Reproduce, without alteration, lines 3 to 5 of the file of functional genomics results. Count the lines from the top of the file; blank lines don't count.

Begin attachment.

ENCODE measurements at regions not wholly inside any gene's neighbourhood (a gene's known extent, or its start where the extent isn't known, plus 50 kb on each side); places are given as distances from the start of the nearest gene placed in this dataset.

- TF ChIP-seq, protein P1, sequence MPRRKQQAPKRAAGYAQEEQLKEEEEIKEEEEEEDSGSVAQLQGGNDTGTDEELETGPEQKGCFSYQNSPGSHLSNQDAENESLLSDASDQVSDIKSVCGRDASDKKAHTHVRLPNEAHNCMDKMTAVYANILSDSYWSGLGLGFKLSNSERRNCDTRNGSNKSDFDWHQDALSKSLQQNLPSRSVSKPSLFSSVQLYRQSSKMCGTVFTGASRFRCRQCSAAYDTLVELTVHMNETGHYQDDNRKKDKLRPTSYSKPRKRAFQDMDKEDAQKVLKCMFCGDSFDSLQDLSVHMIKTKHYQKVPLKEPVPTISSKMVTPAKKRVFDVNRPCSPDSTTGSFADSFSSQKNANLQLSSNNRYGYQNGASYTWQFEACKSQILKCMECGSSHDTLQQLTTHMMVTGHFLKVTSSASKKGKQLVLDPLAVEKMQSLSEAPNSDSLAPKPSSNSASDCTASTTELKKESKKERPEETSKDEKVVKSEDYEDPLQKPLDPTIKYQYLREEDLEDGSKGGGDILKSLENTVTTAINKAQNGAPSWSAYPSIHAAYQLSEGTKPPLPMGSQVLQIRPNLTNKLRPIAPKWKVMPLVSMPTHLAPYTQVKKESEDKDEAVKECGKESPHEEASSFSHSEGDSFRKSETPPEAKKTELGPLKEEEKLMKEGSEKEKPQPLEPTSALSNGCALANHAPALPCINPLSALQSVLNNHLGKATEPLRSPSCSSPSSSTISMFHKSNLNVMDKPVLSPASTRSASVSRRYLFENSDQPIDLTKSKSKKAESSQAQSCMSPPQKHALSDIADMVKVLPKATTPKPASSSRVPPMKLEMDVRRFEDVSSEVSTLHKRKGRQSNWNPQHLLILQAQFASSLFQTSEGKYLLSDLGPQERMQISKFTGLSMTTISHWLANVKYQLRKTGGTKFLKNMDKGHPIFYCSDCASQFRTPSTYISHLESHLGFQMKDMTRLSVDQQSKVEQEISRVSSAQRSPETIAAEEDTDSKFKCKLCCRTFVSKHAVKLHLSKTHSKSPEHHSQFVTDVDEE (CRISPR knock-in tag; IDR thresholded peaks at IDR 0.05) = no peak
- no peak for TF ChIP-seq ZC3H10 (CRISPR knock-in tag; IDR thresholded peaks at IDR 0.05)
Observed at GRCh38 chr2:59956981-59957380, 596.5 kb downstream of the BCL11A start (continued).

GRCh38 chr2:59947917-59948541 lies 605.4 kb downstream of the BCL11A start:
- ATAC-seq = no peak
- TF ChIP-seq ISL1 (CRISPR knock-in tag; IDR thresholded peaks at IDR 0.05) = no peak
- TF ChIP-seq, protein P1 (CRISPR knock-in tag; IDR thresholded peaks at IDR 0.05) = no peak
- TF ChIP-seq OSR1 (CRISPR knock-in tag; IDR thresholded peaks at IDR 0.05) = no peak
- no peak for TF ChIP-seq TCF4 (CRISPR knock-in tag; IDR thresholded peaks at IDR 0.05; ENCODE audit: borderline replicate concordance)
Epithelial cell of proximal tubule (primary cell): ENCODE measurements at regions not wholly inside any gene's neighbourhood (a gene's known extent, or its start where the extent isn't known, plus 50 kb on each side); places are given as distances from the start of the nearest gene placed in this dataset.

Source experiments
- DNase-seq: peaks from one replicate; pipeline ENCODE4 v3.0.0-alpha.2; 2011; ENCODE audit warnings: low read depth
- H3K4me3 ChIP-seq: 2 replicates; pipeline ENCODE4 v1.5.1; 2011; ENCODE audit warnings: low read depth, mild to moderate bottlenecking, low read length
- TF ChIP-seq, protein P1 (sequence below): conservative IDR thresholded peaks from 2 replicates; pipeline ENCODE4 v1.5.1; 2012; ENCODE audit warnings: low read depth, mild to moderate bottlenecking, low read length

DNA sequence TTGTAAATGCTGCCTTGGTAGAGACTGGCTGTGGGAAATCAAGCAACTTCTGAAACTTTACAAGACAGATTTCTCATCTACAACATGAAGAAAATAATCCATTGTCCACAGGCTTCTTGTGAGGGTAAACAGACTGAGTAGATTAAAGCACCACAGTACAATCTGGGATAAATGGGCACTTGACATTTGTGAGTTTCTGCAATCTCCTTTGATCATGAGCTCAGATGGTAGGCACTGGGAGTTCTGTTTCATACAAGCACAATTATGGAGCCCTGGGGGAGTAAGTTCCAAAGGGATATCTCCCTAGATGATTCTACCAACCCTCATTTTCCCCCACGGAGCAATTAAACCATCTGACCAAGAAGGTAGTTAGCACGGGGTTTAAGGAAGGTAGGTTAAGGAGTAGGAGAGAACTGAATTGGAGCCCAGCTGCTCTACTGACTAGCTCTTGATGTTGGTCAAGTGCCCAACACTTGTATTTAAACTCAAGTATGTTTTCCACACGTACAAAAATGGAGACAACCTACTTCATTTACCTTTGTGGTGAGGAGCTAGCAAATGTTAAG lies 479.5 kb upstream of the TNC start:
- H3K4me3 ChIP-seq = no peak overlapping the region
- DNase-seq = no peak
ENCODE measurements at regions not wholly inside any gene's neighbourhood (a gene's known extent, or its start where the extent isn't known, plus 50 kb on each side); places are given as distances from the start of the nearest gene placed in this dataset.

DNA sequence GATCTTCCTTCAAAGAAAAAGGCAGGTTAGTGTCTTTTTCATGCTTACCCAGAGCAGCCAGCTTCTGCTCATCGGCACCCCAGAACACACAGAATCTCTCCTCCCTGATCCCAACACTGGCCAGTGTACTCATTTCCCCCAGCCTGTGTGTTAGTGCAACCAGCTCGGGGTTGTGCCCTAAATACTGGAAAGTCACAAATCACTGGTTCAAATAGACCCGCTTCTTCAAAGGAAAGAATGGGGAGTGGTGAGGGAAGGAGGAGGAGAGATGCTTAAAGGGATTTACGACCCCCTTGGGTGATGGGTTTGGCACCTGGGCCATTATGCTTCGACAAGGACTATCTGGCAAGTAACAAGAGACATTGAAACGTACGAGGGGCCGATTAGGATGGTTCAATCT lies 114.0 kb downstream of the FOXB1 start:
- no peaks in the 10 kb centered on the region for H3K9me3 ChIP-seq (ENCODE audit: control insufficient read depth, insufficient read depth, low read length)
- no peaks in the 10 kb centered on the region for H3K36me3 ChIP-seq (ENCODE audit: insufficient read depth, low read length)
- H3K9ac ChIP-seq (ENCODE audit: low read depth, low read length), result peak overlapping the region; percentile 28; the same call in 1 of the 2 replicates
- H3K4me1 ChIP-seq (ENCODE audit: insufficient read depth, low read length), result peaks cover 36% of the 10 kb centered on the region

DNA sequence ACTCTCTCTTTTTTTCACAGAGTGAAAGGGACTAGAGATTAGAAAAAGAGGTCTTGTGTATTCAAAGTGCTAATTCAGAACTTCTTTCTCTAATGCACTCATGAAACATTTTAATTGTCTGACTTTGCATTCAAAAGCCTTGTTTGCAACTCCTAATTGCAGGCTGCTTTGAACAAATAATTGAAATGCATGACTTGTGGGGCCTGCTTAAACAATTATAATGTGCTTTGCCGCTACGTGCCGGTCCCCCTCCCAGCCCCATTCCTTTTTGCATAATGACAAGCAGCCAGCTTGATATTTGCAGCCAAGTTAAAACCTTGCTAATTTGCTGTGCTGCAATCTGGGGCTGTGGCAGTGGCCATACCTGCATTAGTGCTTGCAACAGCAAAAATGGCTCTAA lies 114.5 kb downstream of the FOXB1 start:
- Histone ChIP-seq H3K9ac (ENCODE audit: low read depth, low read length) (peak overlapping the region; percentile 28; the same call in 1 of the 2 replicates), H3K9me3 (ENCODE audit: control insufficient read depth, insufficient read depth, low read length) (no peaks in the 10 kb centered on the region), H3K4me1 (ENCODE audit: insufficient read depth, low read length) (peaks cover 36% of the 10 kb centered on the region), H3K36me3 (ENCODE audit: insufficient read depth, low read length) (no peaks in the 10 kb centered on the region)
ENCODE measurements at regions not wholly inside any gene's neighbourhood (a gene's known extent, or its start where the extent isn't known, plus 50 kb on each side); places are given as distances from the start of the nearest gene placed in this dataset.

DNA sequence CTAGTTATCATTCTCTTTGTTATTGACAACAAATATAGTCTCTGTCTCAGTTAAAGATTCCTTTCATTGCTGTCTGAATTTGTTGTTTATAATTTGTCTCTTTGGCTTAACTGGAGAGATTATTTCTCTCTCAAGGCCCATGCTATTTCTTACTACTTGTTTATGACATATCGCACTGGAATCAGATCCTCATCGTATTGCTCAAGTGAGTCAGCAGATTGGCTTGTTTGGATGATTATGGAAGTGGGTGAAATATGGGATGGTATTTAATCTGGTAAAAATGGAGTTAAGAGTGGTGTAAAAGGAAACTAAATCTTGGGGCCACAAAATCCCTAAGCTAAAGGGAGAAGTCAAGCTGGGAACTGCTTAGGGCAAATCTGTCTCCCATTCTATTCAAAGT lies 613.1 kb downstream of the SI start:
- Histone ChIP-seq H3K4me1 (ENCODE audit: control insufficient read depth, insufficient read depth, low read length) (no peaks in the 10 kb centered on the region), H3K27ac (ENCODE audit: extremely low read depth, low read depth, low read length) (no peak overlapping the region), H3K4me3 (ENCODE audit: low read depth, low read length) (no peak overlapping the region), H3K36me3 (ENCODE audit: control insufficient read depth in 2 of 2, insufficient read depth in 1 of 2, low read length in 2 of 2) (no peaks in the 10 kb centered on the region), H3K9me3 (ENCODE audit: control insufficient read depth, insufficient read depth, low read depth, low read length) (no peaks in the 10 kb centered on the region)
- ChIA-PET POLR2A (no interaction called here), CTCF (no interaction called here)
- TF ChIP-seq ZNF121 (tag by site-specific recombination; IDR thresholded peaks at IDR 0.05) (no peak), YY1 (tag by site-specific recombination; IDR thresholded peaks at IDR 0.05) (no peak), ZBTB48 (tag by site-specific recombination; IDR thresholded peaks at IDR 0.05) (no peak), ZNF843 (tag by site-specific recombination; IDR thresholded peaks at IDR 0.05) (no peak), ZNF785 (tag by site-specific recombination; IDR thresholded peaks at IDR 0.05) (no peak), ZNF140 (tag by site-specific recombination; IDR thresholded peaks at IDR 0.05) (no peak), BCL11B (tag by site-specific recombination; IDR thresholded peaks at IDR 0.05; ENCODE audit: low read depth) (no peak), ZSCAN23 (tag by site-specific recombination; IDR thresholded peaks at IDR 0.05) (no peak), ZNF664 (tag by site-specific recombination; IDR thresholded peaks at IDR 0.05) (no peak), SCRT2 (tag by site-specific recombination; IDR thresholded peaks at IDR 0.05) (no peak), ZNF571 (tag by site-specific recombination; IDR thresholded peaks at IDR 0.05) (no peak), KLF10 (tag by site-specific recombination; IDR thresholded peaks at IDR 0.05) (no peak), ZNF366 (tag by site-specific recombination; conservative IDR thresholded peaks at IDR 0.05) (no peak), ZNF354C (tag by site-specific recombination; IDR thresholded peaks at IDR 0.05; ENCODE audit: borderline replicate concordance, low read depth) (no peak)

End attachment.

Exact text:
- no peak for TF ChIP-seq ZC3H10 (CRISPR knock-in tag; IDR thresholded peaks at IDR 0.05)
Observed at GRCh38 chr2:59956981-59957380, 596.5 kb downstream of the BCL11A start (continued).

GRCh38 chr2:59947917-59948541 lies 605.4 kb downstream of the BCL11A start: